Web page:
Free software/open source can be seen as a new kind of legal system, allowing rights in code to be shared under rules that promote creative expression, collaborative innovation, and wide dissemination of knowledge. It follows that FOSS will benefit by achieving the features of certainty that all well-functioning property rights systems have. We should know who is giving us rights; we should be reasonably confident that they have the authority to grant those rights; we should know what those rights are; and we should have some confidence that conflicts over rights can be resolved fairly.
My talk will largely accept the premise that FOSS benefits from greater certainty over rights. I will focus on best practices for FOSS projects seeking to improve “code provenance” and licensing certainty, particularly in their reuse of code from other projects. I will draw specifically on my experiences as a lawyer at Red Hat, particularly the work I have done with the Fedora Project. Some of the issues I will discuss include:
My talk will conclude with a broader view by proposing some longer-term solutions for improving certainty in the FOSS legal system. I will briefly discuss three ideas:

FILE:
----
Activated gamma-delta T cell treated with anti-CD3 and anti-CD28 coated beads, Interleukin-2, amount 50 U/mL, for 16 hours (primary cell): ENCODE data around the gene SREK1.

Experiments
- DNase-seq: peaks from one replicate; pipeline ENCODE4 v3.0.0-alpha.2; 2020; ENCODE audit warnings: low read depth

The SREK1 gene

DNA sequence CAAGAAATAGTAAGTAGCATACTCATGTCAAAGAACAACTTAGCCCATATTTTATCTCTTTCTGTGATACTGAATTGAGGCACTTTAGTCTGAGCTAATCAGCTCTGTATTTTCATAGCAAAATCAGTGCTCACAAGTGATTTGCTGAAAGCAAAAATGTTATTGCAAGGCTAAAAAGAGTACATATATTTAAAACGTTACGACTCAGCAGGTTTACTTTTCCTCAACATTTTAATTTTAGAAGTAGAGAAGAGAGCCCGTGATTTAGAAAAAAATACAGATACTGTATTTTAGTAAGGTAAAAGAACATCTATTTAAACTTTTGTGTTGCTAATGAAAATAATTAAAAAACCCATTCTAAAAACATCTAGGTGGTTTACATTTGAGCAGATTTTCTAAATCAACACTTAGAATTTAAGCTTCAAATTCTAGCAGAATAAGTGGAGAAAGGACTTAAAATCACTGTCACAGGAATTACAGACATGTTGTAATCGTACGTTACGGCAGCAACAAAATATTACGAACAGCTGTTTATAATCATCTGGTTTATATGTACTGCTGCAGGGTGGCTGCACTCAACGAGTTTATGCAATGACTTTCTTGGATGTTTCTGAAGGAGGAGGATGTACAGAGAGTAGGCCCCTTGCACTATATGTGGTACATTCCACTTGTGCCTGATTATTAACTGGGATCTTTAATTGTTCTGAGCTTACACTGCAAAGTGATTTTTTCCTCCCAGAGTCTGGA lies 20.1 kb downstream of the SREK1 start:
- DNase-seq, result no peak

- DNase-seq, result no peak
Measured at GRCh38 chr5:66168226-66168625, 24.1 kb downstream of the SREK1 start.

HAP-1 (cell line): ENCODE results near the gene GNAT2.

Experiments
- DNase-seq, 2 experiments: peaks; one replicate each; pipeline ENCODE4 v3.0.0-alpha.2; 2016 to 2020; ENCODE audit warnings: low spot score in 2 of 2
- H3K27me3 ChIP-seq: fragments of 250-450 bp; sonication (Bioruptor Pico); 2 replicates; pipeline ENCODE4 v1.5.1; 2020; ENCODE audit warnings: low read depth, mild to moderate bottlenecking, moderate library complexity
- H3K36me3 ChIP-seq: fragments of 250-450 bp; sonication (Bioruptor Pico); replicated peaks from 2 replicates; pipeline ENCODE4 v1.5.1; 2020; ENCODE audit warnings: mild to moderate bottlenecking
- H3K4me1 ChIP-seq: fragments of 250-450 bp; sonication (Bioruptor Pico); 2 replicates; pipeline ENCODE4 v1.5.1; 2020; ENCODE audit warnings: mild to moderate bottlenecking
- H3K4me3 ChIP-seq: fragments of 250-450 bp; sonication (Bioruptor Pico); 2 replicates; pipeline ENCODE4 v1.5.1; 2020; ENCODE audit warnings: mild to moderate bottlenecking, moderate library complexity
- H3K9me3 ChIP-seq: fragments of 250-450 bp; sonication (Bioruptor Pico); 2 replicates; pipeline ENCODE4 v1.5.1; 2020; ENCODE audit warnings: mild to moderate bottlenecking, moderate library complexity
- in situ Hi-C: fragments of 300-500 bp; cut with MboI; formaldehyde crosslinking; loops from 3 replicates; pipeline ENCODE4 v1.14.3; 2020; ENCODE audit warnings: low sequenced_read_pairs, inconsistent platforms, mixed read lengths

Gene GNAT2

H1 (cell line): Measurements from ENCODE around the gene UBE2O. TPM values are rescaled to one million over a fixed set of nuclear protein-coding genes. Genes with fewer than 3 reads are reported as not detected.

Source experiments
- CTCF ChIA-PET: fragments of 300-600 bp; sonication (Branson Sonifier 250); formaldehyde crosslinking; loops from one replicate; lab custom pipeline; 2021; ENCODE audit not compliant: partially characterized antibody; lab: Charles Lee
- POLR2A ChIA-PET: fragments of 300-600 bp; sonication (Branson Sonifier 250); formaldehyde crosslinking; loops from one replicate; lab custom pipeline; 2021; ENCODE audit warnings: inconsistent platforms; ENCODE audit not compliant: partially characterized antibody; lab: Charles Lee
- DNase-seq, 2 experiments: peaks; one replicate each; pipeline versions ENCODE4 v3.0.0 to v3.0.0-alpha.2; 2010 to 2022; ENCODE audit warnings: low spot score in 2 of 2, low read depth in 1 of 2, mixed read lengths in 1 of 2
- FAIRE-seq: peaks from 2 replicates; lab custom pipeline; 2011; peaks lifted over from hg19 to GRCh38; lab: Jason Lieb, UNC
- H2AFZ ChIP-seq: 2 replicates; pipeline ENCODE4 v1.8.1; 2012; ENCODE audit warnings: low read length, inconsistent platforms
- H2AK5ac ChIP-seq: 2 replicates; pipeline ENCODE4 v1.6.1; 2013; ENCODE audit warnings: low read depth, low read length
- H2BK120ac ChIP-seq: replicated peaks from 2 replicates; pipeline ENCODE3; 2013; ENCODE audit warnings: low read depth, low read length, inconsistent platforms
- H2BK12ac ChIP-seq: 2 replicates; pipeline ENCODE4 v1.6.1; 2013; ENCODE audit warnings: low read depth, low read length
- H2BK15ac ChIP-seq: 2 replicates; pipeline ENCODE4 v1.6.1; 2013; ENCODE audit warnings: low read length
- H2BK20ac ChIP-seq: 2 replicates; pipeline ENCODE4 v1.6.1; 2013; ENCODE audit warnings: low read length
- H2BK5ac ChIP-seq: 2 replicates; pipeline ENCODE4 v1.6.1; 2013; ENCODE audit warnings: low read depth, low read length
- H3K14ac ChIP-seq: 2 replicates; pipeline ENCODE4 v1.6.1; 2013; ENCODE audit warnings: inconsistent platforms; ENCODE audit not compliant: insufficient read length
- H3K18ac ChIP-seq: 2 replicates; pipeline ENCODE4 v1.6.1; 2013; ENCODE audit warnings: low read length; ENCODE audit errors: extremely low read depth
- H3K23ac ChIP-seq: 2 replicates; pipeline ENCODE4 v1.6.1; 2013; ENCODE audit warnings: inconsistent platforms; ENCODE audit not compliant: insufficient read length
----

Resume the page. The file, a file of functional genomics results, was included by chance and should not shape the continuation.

Richard Fontana is Red Hat’s Open Source Licensing Counsel. At Red Hat he spends his time advising developers about copyright and patent issues, educating non-developers about free software and open source culture, and promoting open standards and intellectual property legal reform.
Before joining Red Hat, Fontana was an attorney at the Software Freedom Law Center, where his principal client was the Free Software Foundation. He was co-author, with Richard Stallman and Eben Moglen, of the GNU GPL, version 3.
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